Author Alberto Moravia dies in Italy at age 82

OBITUARIES

September 27, 1990|By Los Angeles Times

ROME -- Alberto Moravia, a sharp-eyed Roman storyteller who became the grand old man of contemporary Italian literature, died unexpectedly here yesterday in his apartment overlooking the Tiber. He was 82.

A prolific and controversial figure whose literary career spanned six decades, Mr. Moravia died within a few minutes of first feeling ill during his morning bath, his family said. His doctor, who had proclaimed him fit after a physical exam Monday, said he suspected a stroke as the cause of death.

In becoming Italy's best-known author, Mr. Moravia explored bourgeois sex, alienation and disillusion, using his native Rome as a backdrop for most of his nearly three dozen novels. Movies made from a number of his books won acclaim that went beyond literary circles, and earned him international recognition.

"In 60 years, Roman society has not changed at all. That's why people still read my books," he told a visitor last year to the riverside apartment where he wrote, two-fingered on a manual typewriter, for two hours each morning.

He liked to tell interviewers that, as a sickly child, he was a storyteller even before knowing how to read and write. He began his first novel, "Gli Indifferenti" ("The Time of Indifference"), fresh out of his teens, and paid to have 1,300 copies of it published when he was 21. His last work, an interview-style autobiography, "The Life of Alberto Moravia," is within a few weeks of publication.

His early work outraged church-dominated Italian society. As an outspoken iconoclast, he saw his works banned by fascist authorities in the 1930s, and by the Vatican in the '50s. His novels were prominent on an index of works that Roman Catholics were forbidden to read.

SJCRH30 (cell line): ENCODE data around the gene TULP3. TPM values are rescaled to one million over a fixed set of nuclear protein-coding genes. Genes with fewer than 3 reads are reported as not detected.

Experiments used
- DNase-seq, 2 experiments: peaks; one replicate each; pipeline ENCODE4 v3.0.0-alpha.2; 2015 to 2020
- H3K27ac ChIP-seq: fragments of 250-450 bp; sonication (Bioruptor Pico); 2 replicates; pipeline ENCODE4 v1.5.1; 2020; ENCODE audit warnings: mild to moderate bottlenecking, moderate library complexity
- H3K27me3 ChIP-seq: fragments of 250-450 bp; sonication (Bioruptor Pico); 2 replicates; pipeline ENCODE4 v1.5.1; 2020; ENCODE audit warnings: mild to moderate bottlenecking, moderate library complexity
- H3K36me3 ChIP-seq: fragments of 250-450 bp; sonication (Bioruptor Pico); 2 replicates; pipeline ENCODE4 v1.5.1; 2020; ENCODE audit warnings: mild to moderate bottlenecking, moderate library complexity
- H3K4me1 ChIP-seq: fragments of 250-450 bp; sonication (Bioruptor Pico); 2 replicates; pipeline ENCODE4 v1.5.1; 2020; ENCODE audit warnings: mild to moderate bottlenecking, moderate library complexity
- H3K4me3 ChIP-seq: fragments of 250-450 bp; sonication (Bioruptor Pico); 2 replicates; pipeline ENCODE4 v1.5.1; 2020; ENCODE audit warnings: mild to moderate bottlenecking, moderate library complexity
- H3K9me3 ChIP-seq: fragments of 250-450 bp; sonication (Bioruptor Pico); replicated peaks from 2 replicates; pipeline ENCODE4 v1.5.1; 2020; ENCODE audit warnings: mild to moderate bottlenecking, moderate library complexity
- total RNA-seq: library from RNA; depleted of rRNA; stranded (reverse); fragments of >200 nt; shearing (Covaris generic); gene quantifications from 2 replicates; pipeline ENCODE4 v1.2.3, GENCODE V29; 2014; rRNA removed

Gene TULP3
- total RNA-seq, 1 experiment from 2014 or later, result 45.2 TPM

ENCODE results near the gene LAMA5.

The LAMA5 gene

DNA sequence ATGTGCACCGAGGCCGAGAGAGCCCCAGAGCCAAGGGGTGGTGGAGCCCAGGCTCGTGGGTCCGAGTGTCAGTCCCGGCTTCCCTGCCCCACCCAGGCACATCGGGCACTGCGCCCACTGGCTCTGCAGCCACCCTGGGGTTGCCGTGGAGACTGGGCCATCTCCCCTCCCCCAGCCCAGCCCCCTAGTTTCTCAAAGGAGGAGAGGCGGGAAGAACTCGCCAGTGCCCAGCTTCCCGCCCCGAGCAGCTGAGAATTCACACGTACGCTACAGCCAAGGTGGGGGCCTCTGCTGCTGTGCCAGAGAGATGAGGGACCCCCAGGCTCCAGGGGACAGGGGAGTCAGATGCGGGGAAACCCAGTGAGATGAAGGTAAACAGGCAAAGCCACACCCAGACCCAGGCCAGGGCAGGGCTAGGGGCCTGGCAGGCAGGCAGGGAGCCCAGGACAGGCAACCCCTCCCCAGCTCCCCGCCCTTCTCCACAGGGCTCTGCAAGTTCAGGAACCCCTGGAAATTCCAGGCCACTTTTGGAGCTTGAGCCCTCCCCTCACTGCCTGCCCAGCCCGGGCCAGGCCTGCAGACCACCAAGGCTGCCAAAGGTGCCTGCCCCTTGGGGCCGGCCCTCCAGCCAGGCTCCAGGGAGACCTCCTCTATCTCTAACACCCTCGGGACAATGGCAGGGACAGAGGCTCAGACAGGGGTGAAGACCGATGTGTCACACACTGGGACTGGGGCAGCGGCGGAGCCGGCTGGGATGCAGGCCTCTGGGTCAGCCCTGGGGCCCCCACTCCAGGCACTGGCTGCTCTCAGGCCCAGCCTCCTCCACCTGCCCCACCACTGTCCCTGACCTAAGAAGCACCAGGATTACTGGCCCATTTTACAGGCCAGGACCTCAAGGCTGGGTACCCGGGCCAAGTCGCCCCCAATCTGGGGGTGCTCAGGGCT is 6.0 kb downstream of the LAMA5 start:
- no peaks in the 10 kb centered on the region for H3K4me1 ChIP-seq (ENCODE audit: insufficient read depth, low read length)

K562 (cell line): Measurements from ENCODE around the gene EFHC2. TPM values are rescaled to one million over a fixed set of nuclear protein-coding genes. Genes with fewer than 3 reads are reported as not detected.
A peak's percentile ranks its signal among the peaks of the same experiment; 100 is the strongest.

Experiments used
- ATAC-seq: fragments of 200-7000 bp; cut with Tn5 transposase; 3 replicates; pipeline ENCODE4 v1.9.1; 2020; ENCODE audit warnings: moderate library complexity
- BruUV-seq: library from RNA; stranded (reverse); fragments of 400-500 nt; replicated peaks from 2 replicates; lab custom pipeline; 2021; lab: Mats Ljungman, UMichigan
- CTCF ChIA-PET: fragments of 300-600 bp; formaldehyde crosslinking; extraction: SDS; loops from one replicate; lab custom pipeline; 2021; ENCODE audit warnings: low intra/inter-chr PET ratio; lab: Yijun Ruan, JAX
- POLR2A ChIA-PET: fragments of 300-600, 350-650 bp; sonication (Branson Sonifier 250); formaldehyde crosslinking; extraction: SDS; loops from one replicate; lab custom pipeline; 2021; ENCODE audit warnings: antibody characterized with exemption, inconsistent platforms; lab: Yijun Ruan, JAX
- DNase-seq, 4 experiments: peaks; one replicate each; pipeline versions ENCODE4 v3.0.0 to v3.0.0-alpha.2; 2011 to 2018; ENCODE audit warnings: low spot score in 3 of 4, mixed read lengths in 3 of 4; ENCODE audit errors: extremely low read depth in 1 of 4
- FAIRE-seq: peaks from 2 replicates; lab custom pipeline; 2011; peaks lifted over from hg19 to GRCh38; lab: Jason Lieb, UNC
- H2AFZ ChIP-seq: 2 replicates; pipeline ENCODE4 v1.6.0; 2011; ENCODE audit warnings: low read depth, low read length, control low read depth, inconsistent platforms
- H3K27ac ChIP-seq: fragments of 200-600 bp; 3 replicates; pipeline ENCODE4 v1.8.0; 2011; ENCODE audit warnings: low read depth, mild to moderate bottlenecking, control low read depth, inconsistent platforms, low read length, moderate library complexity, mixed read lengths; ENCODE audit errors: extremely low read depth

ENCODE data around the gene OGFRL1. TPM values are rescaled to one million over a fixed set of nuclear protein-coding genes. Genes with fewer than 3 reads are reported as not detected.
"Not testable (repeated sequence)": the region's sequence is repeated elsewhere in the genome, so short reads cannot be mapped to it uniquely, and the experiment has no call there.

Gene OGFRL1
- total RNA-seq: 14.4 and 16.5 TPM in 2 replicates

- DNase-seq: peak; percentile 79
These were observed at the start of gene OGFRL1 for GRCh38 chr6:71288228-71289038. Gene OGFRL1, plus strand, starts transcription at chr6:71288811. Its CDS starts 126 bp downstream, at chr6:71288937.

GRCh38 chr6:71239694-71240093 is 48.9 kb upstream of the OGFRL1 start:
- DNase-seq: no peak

"The present pope is a hick. He is like those medieval popes who had nothing to do with religion and much to do with politics," he told an interviewer on the eve of his 80th birthday.

In "The Time of Indifference," the author assailed the decadence of the Roman middle class during the rise of fascism. Later works were influenced by a strong liking for American culture born while lecturing for a year at Columbia University in New York in the mid-1930s.

That, his biting pen, his Jewish ancestry and his leftist politics, were more than enough to rouse the ire of Benito Mussolini's ruling fascists on the eve of World War II. In 1941, a thinly disguised novel about a grotesque dictator in an imaginary South American country was banned by the fascists.

When the German army occupied Rome in 1943, Mr. Moravia fled south toward Naples, living for nine months in mountain villages. It was that experience that inspired the novel "La Ciociara," the wrenching account of a woman and her daughter raped by "liberating" Moroccan troops while fleeing German invaders.

The novel was filmed by Vittorio De Sica as "Two Women," and starred Sophia Loren in an Oscar-winning role.

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